Nobel Laureate, French Virologist is not keen on the Covid-19 Vaccine

by Sushree Mohanty

Nobel Laureate, French Virologist is not keen on the Covid-19 Vaccine

June 4, 2021

French virologist Luc Montagnier, a Nobel laureate, went viral on Indian WhatsApp, claiming that the Covid vaccine would lead its recipients to an early death. Horrific right? Although this particular sentence has been proven false, he has made many such claims.

“I can’t say that homeopathy is right in everything. What I can say now is that the high dilutions (used in homeopathy) are right. High dilutions of something are not anything. They are water structures which mimic the original molecules"

- Luc Montagnier in an to the Lindau Nobel Laureate Meeting in Germany in 2010

Why did he go viral?

Montagnier was born on 18th August 1932 to the French commune of Chabris. He took his degree in science from the University of Poitiers in 1953, in medicine in 1960 at the University of Paris. In 1972. The young man joined the Pasteur Institute in Paris as a research scientist. That’s where he was known to discover HIV with fellow scientist Francoise Barré-Sinoussi.

The French virologist was awarded the Nobel prize in 2008 after co-discovering the human immunodeficiency virus (HIV) in 1983. However, amidst a global pandemic, he started making headlines, saying, “there is no chance of survival for people who have received any form of the Covid vaccine”.

While the recent viral WhatsApp forward was proven to be a fake message, the virologist has made several statements in the past, about vaccination that are said to be baseless and unscientific.  

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What does he claim?

Montagnier claimed that Covid-19 was a deadly man-made (he claims this to be a lab accident) virus from the Wuhan Institute of Virology. This claim might not be entirely false, as the theory is gaining steam with new proofs and investigations. He is also not the only entity to claim this. The United States is also officially looking into this theory as we write this. 

Last year in April, the world was hit with the novel coronavirus. This was when the old virologist had claimed in an interview that the “presence of elements of HIV in the genome of the coronavirus and even elements of the ‘malaria’ should be highly suspected”. He asked, “why on earth this new virus possesses traces of the existing diseases.” This was when he claimed that novel coronavirus resulted from trying to formulate a vaccine against Aids.

Before all these claims, he claimed that a “good immune system” can protect an individual from Aids. He has supported  many controversial theories. He believes that ‘DNA emits electro-magnetic waves which, according to him, the anti-vaxxers should hold credit for.” He also supported a discredited theory of water possessing memory of compounds after dilutions.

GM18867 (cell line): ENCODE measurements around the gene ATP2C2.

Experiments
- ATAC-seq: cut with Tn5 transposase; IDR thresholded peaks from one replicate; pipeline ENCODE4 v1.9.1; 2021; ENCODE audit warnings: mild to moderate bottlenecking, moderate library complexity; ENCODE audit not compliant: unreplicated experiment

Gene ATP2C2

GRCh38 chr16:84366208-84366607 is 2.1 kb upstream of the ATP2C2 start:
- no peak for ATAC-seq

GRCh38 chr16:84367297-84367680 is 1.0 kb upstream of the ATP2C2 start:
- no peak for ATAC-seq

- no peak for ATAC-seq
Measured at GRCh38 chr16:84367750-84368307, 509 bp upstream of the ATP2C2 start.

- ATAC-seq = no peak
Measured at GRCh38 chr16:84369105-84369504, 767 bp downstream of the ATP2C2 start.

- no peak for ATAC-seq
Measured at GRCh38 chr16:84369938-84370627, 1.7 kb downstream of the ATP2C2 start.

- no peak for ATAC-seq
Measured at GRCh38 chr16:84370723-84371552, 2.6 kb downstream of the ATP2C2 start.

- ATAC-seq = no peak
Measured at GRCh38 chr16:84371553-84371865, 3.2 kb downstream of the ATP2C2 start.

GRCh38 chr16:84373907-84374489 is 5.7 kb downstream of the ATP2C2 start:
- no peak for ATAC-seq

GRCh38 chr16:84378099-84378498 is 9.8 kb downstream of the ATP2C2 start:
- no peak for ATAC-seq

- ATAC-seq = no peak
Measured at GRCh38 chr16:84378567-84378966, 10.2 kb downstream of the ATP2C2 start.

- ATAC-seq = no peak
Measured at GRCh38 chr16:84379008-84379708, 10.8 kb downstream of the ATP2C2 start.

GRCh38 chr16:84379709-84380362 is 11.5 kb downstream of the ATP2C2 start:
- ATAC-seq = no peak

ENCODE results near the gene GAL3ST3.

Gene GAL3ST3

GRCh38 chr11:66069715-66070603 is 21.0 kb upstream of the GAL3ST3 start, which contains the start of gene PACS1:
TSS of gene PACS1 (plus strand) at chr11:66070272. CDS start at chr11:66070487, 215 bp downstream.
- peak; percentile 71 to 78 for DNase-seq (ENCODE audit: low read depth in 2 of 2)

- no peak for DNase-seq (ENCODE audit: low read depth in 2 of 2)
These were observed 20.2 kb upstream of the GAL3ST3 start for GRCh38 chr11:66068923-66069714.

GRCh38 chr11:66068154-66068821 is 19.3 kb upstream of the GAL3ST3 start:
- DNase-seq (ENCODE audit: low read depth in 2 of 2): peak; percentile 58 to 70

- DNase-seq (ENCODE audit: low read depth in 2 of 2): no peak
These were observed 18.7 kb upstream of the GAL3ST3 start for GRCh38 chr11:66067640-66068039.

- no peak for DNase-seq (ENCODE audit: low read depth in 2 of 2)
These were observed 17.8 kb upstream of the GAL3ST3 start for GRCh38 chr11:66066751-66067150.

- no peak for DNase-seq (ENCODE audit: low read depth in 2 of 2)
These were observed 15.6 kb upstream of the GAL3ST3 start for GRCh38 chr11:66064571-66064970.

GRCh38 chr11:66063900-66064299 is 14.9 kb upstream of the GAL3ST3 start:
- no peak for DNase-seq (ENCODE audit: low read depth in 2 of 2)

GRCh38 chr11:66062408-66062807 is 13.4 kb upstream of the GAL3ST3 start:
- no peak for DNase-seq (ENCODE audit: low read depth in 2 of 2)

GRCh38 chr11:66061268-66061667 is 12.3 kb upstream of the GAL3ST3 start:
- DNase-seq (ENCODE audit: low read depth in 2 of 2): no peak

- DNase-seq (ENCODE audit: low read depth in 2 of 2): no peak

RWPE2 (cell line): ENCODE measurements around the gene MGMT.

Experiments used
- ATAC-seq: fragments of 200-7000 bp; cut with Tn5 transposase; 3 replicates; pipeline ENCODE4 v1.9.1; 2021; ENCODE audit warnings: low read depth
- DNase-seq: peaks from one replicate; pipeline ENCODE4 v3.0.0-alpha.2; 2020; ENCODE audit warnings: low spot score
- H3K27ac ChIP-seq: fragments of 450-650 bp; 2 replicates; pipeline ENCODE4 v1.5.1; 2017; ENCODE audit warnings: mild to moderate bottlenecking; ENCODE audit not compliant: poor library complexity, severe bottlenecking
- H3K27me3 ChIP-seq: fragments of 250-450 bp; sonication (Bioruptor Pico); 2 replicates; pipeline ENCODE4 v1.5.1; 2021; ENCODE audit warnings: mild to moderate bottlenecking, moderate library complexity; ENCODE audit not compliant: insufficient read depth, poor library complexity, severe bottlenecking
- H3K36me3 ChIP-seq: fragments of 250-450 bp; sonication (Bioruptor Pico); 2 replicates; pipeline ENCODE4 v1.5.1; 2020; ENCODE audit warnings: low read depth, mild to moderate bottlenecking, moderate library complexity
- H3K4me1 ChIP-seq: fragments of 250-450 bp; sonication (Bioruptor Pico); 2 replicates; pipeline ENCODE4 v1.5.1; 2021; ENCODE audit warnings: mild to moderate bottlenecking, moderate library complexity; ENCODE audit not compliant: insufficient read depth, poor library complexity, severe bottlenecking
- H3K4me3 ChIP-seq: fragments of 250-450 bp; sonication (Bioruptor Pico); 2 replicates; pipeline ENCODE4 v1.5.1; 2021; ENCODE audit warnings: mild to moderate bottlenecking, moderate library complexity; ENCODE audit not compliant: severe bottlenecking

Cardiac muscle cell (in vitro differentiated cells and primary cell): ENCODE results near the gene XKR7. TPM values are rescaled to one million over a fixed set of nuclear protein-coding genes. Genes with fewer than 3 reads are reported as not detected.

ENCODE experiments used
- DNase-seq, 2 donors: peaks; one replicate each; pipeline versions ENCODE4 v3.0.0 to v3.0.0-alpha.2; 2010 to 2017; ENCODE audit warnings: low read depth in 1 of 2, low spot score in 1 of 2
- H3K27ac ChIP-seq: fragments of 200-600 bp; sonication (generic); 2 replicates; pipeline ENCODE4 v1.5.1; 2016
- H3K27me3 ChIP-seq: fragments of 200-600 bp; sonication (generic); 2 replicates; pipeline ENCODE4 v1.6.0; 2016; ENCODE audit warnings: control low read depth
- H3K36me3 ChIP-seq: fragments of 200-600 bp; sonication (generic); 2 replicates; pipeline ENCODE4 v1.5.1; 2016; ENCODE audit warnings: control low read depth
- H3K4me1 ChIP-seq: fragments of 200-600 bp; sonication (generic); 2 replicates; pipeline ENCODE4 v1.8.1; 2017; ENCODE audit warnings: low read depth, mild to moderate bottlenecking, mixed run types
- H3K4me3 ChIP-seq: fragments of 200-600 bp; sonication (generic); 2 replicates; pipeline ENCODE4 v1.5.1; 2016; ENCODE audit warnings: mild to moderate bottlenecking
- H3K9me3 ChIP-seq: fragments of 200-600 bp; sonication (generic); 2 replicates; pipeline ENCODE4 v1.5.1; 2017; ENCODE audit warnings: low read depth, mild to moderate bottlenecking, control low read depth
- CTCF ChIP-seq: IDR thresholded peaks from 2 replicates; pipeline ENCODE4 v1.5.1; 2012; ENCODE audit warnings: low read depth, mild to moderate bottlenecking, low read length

In 2017, Montagnier condemned the French government for making certain vaccines mandatory; he remarked that this would poison the next generation little by little. In response to this sentence, his peer scientists wrote a public sentence stating: “We, academics of medicine, cannot accept that one of our peers is using his Nobel prize status to spread dangerous health-related messages outside of his field of knowledge.”

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Credibility is everything in the field of science


In 2010, Montagnier said in an interview with the American Association for the Advancement of Science, that he was leaving Europe for China to escape the “Intellectual terror”. He wanted to focus on electro-magnetic waves that he believed are emitted by “highly diluted DNA of various pathogens”.

As mentioned earlier, Montagnier supported and published two controversial studies. The theories claimed that water could carry information via an electro-magnetic imprint from DNA and other molecules. However, this was not new to the world, as decades before his study, another French scientist Jacques Benveniste believed that water could retain ‘memories’ of compounds even when diluted at a very high level. The Swiss immunologist Alain de Weck was also left puzzled reading the laureate’s paper. 

Andy Lewis (‘the Quackometer’) said in an email to Science Insider: “This is classic pathological science dredging around in the noise of irreproducible experiments by practitioners whose expertise is not in these fields to support hypotheses that fly in the face of well-established scientific principles.”

What do you think causes a once Nobel Laureate to go against his own brethren and the proven foundation of science? Comment below. 


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